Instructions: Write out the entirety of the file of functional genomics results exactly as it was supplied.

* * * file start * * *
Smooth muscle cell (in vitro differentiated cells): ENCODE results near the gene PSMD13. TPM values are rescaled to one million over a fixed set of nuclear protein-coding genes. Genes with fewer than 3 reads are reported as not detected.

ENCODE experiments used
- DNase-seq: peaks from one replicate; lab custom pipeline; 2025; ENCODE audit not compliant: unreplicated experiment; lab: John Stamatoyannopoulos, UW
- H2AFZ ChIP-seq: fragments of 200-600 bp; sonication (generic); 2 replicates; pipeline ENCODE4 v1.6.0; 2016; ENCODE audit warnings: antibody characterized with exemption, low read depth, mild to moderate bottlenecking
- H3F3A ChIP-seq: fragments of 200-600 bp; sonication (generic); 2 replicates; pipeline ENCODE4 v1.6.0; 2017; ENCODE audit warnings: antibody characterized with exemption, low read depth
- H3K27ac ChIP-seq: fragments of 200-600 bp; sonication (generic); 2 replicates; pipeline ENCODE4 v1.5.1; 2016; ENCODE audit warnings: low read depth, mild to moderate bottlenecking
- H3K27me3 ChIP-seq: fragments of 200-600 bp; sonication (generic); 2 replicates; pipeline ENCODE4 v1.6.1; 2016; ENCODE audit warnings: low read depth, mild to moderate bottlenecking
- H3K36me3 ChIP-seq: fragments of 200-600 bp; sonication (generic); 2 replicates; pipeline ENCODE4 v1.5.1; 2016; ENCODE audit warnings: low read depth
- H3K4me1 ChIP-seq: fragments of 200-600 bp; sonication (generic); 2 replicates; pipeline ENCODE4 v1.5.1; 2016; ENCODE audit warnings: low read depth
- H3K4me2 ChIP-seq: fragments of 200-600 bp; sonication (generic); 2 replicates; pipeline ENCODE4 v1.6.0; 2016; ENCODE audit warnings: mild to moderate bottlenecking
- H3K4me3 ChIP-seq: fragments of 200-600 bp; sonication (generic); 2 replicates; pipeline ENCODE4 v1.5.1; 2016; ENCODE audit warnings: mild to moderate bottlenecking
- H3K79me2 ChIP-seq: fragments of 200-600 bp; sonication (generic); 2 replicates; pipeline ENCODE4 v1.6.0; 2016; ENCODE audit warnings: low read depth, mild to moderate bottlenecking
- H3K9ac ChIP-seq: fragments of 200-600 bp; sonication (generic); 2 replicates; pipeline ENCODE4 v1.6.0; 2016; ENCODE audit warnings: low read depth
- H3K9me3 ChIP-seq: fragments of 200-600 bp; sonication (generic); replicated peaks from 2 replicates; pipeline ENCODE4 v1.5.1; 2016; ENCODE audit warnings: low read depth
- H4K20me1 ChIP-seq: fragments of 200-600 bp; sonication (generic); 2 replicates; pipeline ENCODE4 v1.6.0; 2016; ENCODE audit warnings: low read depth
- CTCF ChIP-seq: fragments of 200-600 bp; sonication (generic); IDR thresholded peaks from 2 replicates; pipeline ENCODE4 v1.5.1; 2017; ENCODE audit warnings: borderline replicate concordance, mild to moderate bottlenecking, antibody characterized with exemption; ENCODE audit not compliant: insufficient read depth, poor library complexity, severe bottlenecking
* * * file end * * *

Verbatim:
Smooth muscle cell (in vitro differentiated cells): ENCODE results near the gene PSMD13. TPM values are rescaled to one million over a fixed set of nuclear protein-coding genes. Genes with fewer than 3 reads are reported as not detected.

ENCODE experiments used
- DNase-seq: peaks from one replicate; lab custom pipeline; 2025; ENCODE audit not compliant: unreplicated experiment; lab: John Stamatoyannopoulos, UW
- H2AFZ ChIP-seq: fragments of 200-600 bp; sonication (generic); 2 replicates; pipeline ENCODE4 v1.6.0; 2016; ENCODE audit warnings: antibody characterized with exemption, low read depth, mild to moderate bottlenecking
- H3F3A ChIP-seq: fragments of 200-600 bp; sonication (generic); 2 replicates; pipeline ENCODE4 v1.6.0; 2017; ENCODE audit warnings: antibody characterized with exemption, low read depth
- H3K27ac ChIP-seq: fragments of 200-600 bp; sonication (generic); 2 replicates; pipeline ENCODE4 v1.5.1; 2016; ENCODE audit warnings: low read depth, mild to moderate bottlenecking
- H3K27me3 ChIP-seq: fragments of 200-600 bp; sonication (generic); 2 replicates; pipeline ENCODE4 v1.6.1; 2016; ENCODE audit warnings: low read depth, mild to moderate bottlenecking
- H3K36me3 ChIP-seq: fragments of 200-600 bp; sonication (generic); 2 replicates; pipeline ENCODE4 v1.5.1; 2016; ENCODE audit warnings: low read depth
- H3K4me1 ChIP-seq: fragments of 200-600 bp; sonication (generic); 2 replicates; pipeline ENCODE4 v1.5.1; 2016; ENCODE audit warnings: low read depth
- H3K4me2 ChIP-seq: fragments of 200-600 bp; sonication (generic); 2 replicates; pipeline ENCODE4 v1.6.0; 2016; ENCODE audit warnings: mild to moderate bottlenecking
- H3K4me3 ChIP-seq: fragments of 200-600 bp; sonication (generic); 2 replicates; pipeline ENCODE4 v1.5.1; 2016; ENCODE audit warnings: mild to moderate bottlenecking
- H3K79me2 ChIP-seq: fragments of 200-600 bp; sonication (generic); 2 replicates; pipeline ENCODE4 v1.6.0; 2016; ENCODE audit warnings: low read depth, mild to moderate bottlenecking
- H3K9ac ChIP-seq: fragments of 200-600 bp; sonication (generic); 2 replicates; pipeline ENCODE4 v1.6.0; 2016; ENCODE audit warnings: low read depth
- H3K9me3 ChIP-seq: fragments of 200-600 bp; sonication (generic); replicated peaks from 2 replicates; pipeline ENCODE4 v1.5.1; 2016; ENCODE audit warnings: low read depth
- H4K20me1 ChIP-seq: fragments of 200-600 bp; sonication (generic); 2 replicates; pipeline ENCODE4 v1.6.0; 2016; ENCODE audit warnings: low read depth
- CTCF ChIP-seq: fragments of 200-600 bp; sonication (generic); IDR thresholded peaks from 2 replicates; pipeline ENCODE4 v1.5.1; 2017; ENCODE audit warnings: borderline replicate concordance, mild to moderate bottlenecking, antibody characterized with exemption; ENCODE audit not compliant: insufficient read depth, poor library complexity, severe bottlenecking